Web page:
"Lunch Date provides forum where singles meet"

If you are single, as I am, and past the age where mass-gyrating in a sweaty, smoky, deafening loud club in the Flats or the Warehouse District is an option, you've noticed that Greater Cleveland is a very married community. That attractive person you spot across the room who sets your heart to fluttering is almost invariably wearing a wedding ring. Or at least "taken."

The bar scene is grim, personal ads have a deadening sameness - everyone in the world claims to like candlelight dinners, long walks on the beach, having a good sense of humor and honesty. Sexual harassment Laws and common sense have rendered the workplace a terrible idea for making contacts with the gender of your choice, and approaching an attractive stranger on the street will likely wind you up in custody.

Many of the dating services available make big claims, but are likely to pair you up with anyone who is breathing. Computer match-ups are iffy, at best.

What is a lonely single to do?

Lunch Date is a possible answer, at least according to its founder, chief executive officer and chief matchmaker, Mike Green.

A native Clevelander, the 39-year-old Green spent several years in Chicago selling medical supplies. When he came back to Cleveland he was struck by the differences in the two cities, dating wise. Chicago, he says, is full of people who are from somewhere else, who get out more and meet new people. A great many Cleveland singles were born here and are simply too busy to get out amongst 'em where the action is.

So four and a half years ago he created Lunch Date, a people-matching outfit that is, in my experience, unique. Mike Green re-defines the idea of personal service.

It's very upscale; clients are all white-collar professionals, and range in age from 25 to 65 - so far. The service is open to all races, but a majority of applicants are Caucasian.

No computers, no photos or videos here. Mr. Green interviews each applicant personally, screening out those he doesn't feel fit the member profile. Since he currently works out of his home, he goes to interview prospective clients in their homes or businesses.

"I can get more of a feel for a person if they're on their own turf," he says.

He asks all the usual questions: what do you like, what's your lifestyle, what are you looking for. He urges people to be realistic in their search - no 60year-old men looking for twentysomething arm trophies. Then, back at the office, he pores over his files until he finds what he thinks would be an agreeable match.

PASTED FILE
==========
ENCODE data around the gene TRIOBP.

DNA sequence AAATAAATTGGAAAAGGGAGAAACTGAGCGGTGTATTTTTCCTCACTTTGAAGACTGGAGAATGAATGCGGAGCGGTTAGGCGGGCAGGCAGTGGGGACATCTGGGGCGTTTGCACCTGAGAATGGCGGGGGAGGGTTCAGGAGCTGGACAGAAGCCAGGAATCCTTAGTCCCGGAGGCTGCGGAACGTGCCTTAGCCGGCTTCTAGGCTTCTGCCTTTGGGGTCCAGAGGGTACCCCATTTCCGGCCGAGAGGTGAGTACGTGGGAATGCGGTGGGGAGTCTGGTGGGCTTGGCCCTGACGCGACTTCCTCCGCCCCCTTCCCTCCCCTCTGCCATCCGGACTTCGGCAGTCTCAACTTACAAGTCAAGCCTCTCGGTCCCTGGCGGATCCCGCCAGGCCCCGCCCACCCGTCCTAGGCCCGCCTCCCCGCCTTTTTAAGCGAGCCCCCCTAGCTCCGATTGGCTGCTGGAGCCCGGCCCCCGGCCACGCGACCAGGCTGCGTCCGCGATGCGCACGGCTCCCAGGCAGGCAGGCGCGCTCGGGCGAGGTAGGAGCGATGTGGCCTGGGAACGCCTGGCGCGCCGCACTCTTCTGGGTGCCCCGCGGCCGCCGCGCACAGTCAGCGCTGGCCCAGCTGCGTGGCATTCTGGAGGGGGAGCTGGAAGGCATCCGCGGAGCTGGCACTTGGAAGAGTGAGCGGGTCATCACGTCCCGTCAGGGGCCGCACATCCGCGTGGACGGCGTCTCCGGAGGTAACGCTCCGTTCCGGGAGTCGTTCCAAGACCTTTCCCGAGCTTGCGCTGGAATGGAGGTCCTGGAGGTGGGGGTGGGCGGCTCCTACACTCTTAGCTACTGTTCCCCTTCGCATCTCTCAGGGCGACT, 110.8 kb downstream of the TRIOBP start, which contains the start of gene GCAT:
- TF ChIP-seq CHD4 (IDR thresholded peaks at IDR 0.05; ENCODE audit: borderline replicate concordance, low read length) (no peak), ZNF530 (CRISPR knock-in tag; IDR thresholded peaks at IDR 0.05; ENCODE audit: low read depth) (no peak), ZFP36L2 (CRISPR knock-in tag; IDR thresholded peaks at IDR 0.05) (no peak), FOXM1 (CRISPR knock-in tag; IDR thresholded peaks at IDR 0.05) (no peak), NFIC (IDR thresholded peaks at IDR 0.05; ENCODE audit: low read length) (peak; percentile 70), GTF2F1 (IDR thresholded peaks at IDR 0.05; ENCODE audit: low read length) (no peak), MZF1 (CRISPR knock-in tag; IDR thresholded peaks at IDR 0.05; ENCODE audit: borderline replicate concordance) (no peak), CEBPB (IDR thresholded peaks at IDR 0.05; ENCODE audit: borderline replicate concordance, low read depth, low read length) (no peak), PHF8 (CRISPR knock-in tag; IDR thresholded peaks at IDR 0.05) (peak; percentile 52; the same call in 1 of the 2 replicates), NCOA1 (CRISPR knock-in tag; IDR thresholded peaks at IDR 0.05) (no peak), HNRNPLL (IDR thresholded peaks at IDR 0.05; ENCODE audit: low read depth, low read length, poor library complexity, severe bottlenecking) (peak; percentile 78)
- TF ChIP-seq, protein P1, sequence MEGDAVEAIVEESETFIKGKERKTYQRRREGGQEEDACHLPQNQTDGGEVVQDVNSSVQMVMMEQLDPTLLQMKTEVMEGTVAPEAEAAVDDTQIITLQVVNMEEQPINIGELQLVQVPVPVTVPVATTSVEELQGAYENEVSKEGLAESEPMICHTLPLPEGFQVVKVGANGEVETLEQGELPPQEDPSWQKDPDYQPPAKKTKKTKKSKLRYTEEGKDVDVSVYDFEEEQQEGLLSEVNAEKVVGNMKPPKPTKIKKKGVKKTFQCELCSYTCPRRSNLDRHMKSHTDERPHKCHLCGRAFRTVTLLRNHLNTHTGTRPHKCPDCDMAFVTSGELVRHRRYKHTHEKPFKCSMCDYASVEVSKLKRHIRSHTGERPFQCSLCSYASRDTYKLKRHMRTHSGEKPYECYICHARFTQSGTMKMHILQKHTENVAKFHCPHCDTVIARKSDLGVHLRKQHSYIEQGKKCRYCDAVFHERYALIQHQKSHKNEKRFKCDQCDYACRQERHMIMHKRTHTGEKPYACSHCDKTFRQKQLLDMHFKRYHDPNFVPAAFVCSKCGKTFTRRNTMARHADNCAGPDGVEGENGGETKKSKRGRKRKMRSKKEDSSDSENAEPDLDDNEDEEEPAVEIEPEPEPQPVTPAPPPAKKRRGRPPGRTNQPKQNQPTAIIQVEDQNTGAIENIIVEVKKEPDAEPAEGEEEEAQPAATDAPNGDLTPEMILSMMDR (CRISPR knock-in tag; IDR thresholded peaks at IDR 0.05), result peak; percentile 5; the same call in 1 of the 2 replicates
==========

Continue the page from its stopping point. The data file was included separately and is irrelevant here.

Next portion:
He sets up the dates himself; no client is ever given another's phone number or last name. They meet, usually under time-controlled conditions such as lunch (hence the firm's name) or over coffee.

"After that, it's up to them," he says.

His success rate is rather astonishing; 41 marriages have been jump-started over a Lunch Date meeting, and at least 50 other couples have happily removed themselves from the system, satisfied with their introductions.

It's a bit pricey - $595 guarantees you at least six matches. But with the amount of grunt-work Mr. Green does . it's hard enough for two people to set up a mutually convenient time and place between themselves, much less through a third party - he thinks it's worth at least $1,500.

Mr. Green has one full-time employee and two part-timers, but since he conducts the initial interviews himself, he's the one who makes all the matches.

"It's a ton of work," he says, and looks tired enough to prove it.

Mike Green is himself single, but "involved." And no, he never dates his clients. "It's been tempting once or twice, but for me this is strictly a business. A lucrative one, too.

Lunch Date's phone number is (216) 687-8139. So if you white-collar types are looking out there, have your people call Mike Green's people and let's do lunch.

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